Archaeologists have discovered an intact jade mask in the tomb of a Maya King at Chochkitam, a little-known Maya polity in northeastern Peten, Guatemala.
Contemporary inscriptions indicate that Chochkitam was a royal city with a lineage traced back to Preclassic times. The site was first reported in 1909, with ongoing studies recording three main monumental groups connected by a long central causeway.
In a recent announcement on National Geographic, excavations at Chochkitam have led to the discovery of an interlocking jade mask in the burial of a Maya King. Jade masks were generally used to symbolise deities or ancestors, and were used to reflect the affluence and influence of the entombed individuals.
Following a LiDAR survey in 2021, archaeologist found that grave robbers had dug a tunnel into the central structure of a royal pyramid. Upon further inspection, the researchers noted that the intruders overlooked a specific area within the pyramid’s inner chamber.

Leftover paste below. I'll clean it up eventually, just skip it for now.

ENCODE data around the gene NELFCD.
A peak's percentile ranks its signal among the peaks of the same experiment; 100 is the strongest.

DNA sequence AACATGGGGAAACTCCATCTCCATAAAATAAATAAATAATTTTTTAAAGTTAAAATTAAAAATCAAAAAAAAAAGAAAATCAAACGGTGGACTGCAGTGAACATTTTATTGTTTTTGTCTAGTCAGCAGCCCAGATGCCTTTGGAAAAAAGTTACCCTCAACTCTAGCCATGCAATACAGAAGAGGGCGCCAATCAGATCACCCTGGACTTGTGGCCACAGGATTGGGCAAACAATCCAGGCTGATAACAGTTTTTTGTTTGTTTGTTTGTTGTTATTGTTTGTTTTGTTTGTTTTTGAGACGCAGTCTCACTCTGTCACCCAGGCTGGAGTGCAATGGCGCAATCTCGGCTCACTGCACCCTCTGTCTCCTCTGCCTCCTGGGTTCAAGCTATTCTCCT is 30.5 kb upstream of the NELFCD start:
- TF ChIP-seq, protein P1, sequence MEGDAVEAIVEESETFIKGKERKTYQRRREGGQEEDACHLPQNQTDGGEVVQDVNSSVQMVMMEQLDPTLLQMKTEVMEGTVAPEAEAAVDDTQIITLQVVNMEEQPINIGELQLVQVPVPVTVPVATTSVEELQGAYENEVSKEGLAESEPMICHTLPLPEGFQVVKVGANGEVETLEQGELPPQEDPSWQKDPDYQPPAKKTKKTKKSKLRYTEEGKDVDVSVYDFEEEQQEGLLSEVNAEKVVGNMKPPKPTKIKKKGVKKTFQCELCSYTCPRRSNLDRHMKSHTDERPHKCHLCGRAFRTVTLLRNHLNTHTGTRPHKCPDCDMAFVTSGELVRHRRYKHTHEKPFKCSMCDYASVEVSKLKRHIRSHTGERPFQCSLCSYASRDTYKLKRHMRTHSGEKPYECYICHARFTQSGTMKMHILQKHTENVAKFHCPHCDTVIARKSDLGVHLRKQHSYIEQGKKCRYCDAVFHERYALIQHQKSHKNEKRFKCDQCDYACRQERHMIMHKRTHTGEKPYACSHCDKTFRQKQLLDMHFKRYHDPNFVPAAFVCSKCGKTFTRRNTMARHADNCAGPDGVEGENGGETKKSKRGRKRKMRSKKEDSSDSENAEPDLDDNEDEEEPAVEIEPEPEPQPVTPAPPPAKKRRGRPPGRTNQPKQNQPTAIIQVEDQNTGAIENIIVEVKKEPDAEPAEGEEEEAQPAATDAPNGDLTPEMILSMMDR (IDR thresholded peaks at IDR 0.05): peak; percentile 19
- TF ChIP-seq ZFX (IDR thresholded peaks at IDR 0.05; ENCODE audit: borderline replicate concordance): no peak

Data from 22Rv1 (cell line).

This oversight led to the discovery of a human skull, several teeth and bone pieces, a stone box shaped like a coffin, and funerary offerings consisting of a pot, oyster shells, and numerous pieces of jade that interlock to form a jade mask when assembled.
Some of the bone pieces have carvings and hieroglyphs that spell the name, Itzam Kokaj Bahlam, which according to the researchers could be the name of the interred Maya king who ruled Chochkitam around AD 350. Most interestingly, one of the bones has a carving that depicts the ruler holding the head of a Maya deity – an exact representation of the assembled jade mask.
Estrada-Belli, a professor at Tulane University told National Geographic: “Everything suggests to me that this was a Maya king who was part of a network of Maya royalty in the sphere of influence of Tikal and Teotihuacán”
Header Image Credit : RUBÉN SALGADO ESCUDERO